EGU23-5712, updated on 22 Feb 2023
EGU General Assembly 2023
© Author(s) 2023. This work is distributed under
the Creative Commons Attribution 4.0 License.

Impact of soil moisture changes on nitrogen cycle microbiome during the experiment of thaw-freeze cycle in a drained peatland forest

Fahad Ali Kazmi, Mikk Espenberg, Mohit Masta, Sharvari Sunil Gadegaonkar, Sandeep Thayamkottu, Reti Ranniku, Jaan Parn, and Ülo Mander
Fahad Ali Kazmi et al.
  • University of Tartu, Institute of Ecology and Earth Sciences, Department of Geography, Tartu, Estonia (

Freezing and thawing are common phenomena and potential sources of N2O emissions in ecosystems at high latitudes. Earlier it was hypothesized that the frozen soil layer might trap the underlying production of N2O and release this as the top layer is thawed. However, newer research has found other factors playing role in the de novo emissions such as fluctuating availability of organic matter, nitrates, and ammonia, microbial activity, and changing oxic conditions of the soil. But, the variation in the abundance of genes involved in the nitrogen cycle during these events is rarely explained thus, a generally accepted theory of the impact of freeze-thaw on N2O fluxes is still missing.
To further investigate the relationships between physical, chemical, and microbial parameters with N2O emissions, we conducted a two-week experiment of three thaw-freeze events in March 2022 using artificial heating with electrical cables installed in collars of greenhouse gas sampling chambers conducted in a drained Downy birch peatland forest. Gas and soil samples were obtained on three non-consecutive days from these collars. Soil temperature, soil water content (SWC), NH4-N, and NO3-N were measured in the soil. Also, the abundances of functional genes involved in the nitrification (bacterial, archaeal, and comammox (complete ammonia oxidation) amoA) and denitrification (nirS, nirK, nosZI, and nosZII) were known using qPCR.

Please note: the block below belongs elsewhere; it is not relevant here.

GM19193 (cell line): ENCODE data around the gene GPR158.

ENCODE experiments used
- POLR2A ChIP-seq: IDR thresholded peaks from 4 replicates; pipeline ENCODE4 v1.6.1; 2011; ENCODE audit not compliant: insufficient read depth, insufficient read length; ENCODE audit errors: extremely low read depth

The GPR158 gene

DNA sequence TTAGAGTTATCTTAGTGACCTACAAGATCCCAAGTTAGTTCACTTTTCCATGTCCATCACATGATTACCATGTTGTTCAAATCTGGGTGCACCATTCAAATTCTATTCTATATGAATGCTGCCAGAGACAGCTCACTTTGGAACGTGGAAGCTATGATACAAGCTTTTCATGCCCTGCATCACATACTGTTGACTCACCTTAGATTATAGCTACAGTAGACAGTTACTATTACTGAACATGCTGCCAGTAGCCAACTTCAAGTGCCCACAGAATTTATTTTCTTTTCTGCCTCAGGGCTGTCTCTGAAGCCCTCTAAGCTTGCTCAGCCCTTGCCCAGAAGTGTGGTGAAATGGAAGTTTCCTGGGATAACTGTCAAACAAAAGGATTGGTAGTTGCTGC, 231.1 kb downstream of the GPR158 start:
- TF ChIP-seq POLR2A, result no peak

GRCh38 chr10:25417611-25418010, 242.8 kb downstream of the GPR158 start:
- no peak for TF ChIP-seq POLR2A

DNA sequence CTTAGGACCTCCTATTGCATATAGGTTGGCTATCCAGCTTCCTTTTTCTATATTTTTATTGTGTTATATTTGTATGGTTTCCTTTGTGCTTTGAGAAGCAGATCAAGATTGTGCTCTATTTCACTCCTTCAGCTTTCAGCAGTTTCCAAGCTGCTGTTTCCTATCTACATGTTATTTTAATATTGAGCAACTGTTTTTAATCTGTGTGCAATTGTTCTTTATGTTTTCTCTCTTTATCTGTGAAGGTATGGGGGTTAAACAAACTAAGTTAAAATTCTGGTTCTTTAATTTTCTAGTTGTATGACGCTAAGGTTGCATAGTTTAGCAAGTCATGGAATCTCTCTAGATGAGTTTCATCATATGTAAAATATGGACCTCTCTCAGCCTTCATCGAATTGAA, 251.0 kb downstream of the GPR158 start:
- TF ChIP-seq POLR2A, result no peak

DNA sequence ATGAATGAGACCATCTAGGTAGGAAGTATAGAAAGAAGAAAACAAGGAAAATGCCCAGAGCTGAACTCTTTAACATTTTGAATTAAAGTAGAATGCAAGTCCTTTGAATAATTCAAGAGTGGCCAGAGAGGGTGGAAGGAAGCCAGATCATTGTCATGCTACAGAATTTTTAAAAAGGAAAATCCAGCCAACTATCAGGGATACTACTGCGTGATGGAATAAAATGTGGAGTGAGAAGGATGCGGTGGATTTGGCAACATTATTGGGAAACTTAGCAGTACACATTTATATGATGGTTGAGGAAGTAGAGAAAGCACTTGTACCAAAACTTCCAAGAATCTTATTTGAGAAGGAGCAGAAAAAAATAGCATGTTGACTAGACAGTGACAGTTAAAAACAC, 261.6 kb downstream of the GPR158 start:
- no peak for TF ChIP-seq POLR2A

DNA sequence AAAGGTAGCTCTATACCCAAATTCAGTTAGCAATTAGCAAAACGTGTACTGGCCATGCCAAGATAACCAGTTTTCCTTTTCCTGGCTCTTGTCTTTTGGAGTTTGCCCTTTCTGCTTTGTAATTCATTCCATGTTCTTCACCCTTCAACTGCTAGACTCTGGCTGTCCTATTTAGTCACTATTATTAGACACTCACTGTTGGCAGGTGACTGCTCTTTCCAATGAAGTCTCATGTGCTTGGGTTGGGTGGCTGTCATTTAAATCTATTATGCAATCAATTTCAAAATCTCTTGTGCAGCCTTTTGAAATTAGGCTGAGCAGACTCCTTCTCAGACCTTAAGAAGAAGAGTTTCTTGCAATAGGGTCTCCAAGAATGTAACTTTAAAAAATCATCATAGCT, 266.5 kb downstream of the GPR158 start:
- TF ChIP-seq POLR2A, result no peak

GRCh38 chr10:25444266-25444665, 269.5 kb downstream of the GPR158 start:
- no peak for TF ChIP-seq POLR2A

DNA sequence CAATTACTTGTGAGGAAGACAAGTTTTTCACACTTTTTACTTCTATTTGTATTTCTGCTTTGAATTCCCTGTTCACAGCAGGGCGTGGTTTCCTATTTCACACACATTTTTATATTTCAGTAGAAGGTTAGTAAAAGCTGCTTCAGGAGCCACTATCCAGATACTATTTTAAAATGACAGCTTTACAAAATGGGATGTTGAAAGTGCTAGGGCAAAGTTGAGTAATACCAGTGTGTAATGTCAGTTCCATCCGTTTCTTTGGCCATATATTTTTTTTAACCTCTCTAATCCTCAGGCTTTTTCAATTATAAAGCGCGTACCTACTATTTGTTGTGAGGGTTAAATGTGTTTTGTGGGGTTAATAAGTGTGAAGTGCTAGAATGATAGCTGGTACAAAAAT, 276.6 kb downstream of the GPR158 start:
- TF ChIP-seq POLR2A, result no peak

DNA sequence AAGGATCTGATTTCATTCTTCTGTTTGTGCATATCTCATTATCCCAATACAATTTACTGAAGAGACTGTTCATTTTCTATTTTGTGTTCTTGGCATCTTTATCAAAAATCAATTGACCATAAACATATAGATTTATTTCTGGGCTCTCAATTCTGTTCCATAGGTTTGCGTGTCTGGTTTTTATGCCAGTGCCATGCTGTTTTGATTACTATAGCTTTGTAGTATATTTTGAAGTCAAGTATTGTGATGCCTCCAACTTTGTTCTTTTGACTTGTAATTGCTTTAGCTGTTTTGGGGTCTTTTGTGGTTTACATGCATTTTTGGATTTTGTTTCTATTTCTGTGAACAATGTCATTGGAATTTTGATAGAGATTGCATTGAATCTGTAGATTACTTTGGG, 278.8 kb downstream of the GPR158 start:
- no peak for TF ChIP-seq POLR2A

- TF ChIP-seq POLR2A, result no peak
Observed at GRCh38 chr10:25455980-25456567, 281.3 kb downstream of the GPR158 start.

Our results show that artificial heating induced the thawing of the frozen top layer of soil during our experiment. The increase in soil surface temperature positively correlated with the soil water content in the top layer (R=0.58, p<0.01). N2O emissions also increased with heating and correlated with SWC (R=0.38, p<0.01). Ammonia in soil decreased and was negatively associated with N2O emissions (R=−0.28, p<0.05), suggesting active nitrification as the amount of nitrates also increased during heating. The abundance of all functional genes significantly increased during the heating except for those responsible for the consumption of N2O (nosZ genes) during
denitrification. Although we found evidence of both active nitrification and denitrification, the multiple regressions between N2O emissions and the proportion of different functional genes suggest that the nirK-type denitrifiers dominated in the denitrification as well as in the overall production of the N2O (p<0.001). Meanwhile, the inactivation of N2O consumers (nosZ) at thawing temperatures resulted in the emission of N2O during the thawing events in the drained peatland’s nitrogen-rich soil.

How to cite: Kazmi, F. A., Espenberg, M., Masta, M., Gadegaonkar, S. S., Thayamkottu, S., Ranniku, R., Parn, J., and Mander, Ü.: Impact of soil moisture changes on nitrogen cycle microbiome during the experiment of thaw-freeze cycle in a drained peatland forest, EGU General Assembly 2023, Vienna, Austria, 24–28 Apr 2023, EGU23-5712,, 2023.